Cephalopod Fossil Sketch in Australia Can Be Seen From Space

Australia is home to some of the most singular creatures alive today, but a new piece of outdoor art pays homage to an organism that last inhabited the continent 65 million years ago. As the Townsville Bulletin reports, an etching of a prehistoric ammonite has appeared in a barren field in Queensland.

Ammonites are the ancestors of the cephalopods that currently populate the world’s oceans. They had sharp beaks, dexterous tentacles, and spiraling shells that could grow more than 3 feet in diameter. The inland sea where the ammonites once thrived has since dried up, leaving only fossils as evidence of their existence. The newly plowed dirt mural acts as a larger-than-life reminder of the ancient animals.

To make a drawing big enough to be seen from space, mathematician David Kennedy plotted the image into a path consisting of more than 600 “way points.” Then, using a former World War II airfield as his canvas, the property’s owner Rob Ievers plowed the massive 1230-foot-by-820-foot artwork into the ground with his tractor.

The project was funded by Soil Science Australia, an organization that uses soil art to raise awareness of the importance of farming. The sketch doubles as a paleotourist attraction for the local area, which is home to Australia's "dinosaur trail" of museums and other fossil-related attractions. But to see the craftsmanship in all its glory, visitors will need to find a way to view it from above.

[h/t Townsville Bulletin]

Meet the Artist Who Has Been Sketching New York City Subway Stations for 40 Years

art2002/iStock via Getty Images
art2002/iStock via Getty Images

The aesthetic appeal of New York City's subway system is often hidden behind a layer of grime or simply ignored by commuters. Philip Ashforth Coppola has been admiring those finer points of public transit for more than 40 years.

The New Jersey-based artist began sketching and researching the subway’s interior in 1978, Atlas Obscura reports. His pen drawings are in black and white, but Coppola notes the exact colors and the historic significance behind each. The beaver plaques at the Astor Place station, for example, represents real estate mogul John Jacob Astor, who first made his fortune in the fur trade.

“I’ve spent a lot of years on it,” he says in the 2005 documentary One Track Mind (also the title of his 2018 book). “But I haven’t accomplished that much.” The former art student is selling himself short: Coppola has drawn at least 110 of the city’s 472 stations, resulting in 2000 sketches spanning 41 notebooks.

In an interview with WNYC, Coppola admitted that he wasn’t a train enthusiast as a child. “When I was a kid, I liked to draw pictures and tell stories or write them down,” he says. “That sort of ... filed into this new adventure.”

Coppola sees the drawings as a way to preserve the subway system's overlooked details. “The idea is to make a record of what we’ve got, before more of it is lost," he says.

Even irritable commuters realized the significance of his endeavors. “People were just thunderstruck when they saw [Coppola’s] artwork,” says Jeremy Workman, the documentary's director. “It reminded them of art they had seen themselves and maybe didn’t notice. We thought that was a powerful message: Reminding people of the beauty that’s right in front of their eyes.”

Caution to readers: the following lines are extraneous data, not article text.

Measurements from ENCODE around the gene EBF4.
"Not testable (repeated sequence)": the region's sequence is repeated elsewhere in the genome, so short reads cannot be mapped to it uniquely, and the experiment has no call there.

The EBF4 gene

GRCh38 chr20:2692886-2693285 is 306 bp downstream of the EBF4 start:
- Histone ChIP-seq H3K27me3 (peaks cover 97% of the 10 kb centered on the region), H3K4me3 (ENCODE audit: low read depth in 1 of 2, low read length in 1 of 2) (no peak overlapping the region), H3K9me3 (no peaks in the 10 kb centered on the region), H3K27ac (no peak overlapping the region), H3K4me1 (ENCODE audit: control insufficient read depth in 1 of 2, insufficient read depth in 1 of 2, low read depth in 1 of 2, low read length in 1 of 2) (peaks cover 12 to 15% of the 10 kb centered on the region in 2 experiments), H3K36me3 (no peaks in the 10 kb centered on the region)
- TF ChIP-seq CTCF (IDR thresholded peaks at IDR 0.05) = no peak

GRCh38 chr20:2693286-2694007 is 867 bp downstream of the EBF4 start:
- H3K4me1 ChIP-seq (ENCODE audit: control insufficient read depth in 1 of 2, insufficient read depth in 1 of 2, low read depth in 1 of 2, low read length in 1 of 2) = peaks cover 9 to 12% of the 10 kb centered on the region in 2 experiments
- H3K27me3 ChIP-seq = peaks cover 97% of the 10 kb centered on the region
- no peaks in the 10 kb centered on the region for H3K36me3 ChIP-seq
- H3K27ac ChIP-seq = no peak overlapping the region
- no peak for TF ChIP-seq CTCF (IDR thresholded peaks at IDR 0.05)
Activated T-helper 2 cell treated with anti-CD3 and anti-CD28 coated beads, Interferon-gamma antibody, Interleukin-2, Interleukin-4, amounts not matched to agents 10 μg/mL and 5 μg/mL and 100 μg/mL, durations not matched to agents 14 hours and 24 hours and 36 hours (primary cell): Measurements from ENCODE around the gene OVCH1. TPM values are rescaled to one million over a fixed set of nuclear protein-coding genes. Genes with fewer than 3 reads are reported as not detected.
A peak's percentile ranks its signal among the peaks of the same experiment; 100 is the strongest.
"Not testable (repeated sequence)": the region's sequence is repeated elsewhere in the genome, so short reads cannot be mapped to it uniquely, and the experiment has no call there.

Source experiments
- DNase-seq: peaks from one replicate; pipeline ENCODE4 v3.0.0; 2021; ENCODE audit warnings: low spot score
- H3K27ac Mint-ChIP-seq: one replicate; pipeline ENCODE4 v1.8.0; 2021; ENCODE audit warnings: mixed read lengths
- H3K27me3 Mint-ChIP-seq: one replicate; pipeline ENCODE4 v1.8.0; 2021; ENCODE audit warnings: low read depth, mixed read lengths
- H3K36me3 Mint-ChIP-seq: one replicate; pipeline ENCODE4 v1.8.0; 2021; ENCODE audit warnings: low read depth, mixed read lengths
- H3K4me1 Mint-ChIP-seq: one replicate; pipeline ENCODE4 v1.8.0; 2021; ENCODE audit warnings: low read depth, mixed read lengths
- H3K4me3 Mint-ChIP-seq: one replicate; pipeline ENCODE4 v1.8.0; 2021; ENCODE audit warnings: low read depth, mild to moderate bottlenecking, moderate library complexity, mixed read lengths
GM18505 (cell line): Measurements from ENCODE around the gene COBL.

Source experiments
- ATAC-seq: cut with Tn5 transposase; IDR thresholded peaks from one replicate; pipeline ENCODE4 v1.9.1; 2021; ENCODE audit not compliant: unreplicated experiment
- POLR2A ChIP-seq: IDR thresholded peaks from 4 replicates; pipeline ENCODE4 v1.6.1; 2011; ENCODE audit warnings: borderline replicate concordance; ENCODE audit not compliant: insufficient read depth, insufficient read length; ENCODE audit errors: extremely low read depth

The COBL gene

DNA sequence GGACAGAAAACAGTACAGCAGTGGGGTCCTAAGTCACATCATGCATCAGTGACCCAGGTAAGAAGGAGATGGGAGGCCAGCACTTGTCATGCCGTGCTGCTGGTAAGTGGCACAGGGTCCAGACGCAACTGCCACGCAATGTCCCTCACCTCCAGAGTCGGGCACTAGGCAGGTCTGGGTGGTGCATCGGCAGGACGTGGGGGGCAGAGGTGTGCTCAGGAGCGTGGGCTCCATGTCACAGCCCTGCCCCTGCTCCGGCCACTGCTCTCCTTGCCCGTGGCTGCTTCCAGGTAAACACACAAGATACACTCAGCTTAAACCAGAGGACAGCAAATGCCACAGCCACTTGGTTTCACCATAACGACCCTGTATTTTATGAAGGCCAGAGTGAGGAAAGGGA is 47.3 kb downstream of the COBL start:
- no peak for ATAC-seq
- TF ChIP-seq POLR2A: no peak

You Can Rent a ‘Lisa Frank Flat’ in Los Angeles on Hotels.com

Hotels.com
Hotels.com

If you went to elementary school in the 1980s or 1990s, chances are there was at least one piece of Lisa Frank gear in your classroom. The artist's aesthetic helped define the decades, and wide-eyed, technicolor animals still hold a special place in the hearts of millennials. Now, you can live out your childhood dream of having a room that looks like the inside of your 3rd grade backpack: a penthouse suite inspired by Lisa Frank is now available to book in Los Angeles.

The Lisa Frank Flat, a collaboration between Lisa Frank and Hotels.com, screams nostalgia. Each room pays homage to the settings and characters in the artist's vast catalog. The bathroom is painted to look like an underwater paradise, with shimmering dolphins swimming in a pink and blue sea. The kitchen is stocked with snacks from your childhood—like Gushers, Pop-Tarts, Pixy Stix, and Planters Cheez Balls—and painted in bright, rainbow animal patterns that will reflect how you feel when your sugar rush peaks.

Lisa Frank bathroom.
Hotels.com

Lisa Frank kitchen.
Hotels.com

In the bedroom, the colors are toned down only slightly. A light-up cloud canopy and a rainbow sky mural create a soothing environment for falling asleep. And if seeing Lisa Frank around every corner makes you feel inspired, there's a place for you to get in touch with your inner pop artist. The desk comes supplied with pencils, folders, and a notebook—all branded with Lisa Frank artwork, naturally.

Lisa Frank bedroom.
Hotels.com

Lisa Frank desk.
Hotels.com

Interested in basking in the glow of your childhood hero for a night? Online reservations for the Lisa Frank Flat at Barsala in downtown Los Angeles will be available through Hotels.com starting October 11 and lasting through October 27. You can book your stay for $199 a night—just don't forget to pack your Trapper Keeper.

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